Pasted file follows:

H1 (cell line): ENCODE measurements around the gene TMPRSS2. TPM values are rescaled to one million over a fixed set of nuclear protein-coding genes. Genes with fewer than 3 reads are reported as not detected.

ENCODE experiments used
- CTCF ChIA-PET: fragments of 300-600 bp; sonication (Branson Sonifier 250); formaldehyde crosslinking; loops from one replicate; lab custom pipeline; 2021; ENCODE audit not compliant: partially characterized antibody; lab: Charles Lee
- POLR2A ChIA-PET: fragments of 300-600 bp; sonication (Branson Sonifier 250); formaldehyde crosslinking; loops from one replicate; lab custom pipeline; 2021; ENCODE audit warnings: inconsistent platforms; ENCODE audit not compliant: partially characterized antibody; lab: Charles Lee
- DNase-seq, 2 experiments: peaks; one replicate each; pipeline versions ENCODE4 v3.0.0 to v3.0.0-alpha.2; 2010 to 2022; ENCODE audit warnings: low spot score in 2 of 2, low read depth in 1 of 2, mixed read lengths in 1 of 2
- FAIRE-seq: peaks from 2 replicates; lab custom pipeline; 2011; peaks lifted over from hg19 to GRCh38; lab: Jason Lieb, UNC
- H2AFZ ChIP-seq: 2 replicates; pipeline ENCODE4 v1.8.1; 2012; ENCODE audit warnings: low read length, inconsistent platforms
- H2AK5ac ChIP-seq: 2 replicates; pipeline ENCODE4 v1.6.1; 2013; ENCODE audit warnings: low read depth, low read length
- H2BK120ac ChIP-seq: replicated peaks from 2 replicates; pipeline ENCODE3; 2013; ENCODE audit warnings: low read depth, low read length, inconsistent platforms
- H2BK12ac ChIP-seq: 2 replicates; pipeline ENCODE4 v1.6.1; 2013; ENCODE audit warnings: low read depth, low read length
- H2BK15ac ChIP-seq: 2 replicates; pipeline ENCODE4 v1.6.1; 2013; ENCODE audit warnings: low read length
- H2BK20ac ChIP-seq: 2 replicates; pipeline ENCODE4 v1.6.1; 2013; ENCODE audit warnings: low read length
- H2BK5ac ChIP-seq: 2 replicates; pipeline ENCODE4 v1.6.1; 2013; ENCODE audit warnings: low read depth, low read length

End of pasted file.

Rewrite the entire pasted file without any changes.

H1 (cell line): ENCODE measurements around the gene TMPRSS2. TPM values are rescaled to one million over a fixed set of nuclear protein-coding genes. Genes with fewer than 3 reads are reported as not detected.

ENCODE experiments used
- CTCF ChIA-PET: fragments of 300-600 bp; sonication (Branson Sonifier 250); formaldehyde crosslinking; loops from one replicate; lab custom pipeline; 2021; ENCODE audit not compliant: partially characterized antibody; lab: Charles Lee
- POLR2A ChIA-PET: fragments of 300-600 bp; sonication (Branson Sonifier 250); formaldehyde crosslinking; loops from one replicate; lab custom pipeline; 2021; ENCODE audit warnings: inconsistent platforms; ENCODE audit not compliant: partially characterized antibody; lab: Charles Lee
- DNase-seq, 2 experiments: peaks; one replicate each; pipeline versions ENCODE4 v3.0.0 to v3.0.0-alpha.2; 2010 to 2022; ENCODE audit warnings: low spot score in 2 of 2, low read depth in 1 of 2, mixed read lengths in 1 of 2
- FAIRE-seq: peaks from 2 replicates; lab custom pipeline; 2011; peaks lifted over from hg19 to GRCh38; lab: Jason Lieb, UNC
- H2AFZ ChIP-seq: 2 replicates; pipeline ENCODE4 v1.8.1; 2012; ENCODE audit warnings: low read length, inconsistent platforms
- H2AK5ac ChIP-seq: 2 replicates; pipeline ENCODE4 v1.6.1; 2013; ENCODE audit warnings: low read depth, low read length
- H2BK120ac ChIP-seq: replicated peaks from 2 replicates; pipeline ENCODE3; 2013; ENCODE audit warnings: low read depth, low read length, inconsistent platforms
- H2BK12ac ChIP-seq: 2 replicates; pipeline ENCODE4 v1.6.1; 2013; ENCODE audit warnings: low read depth, low read length
- H2BK15ac ChIP-seq: 2 replicates; pipeline ENCODE4 v1.6.1; 2013; ENCODE audit warnings: low read length
- H2BK20ac ChIP-seq: 2 replicates; pipeline ENCODE4 v1.6.1; 2013; ENCODE audit warnings: low read length
- H2BK5ac ChIP-seq: 2 replicates; pipeline ENCODE4 v1.6.1; 2013; ENCODE audit warnings: low read depth, low read length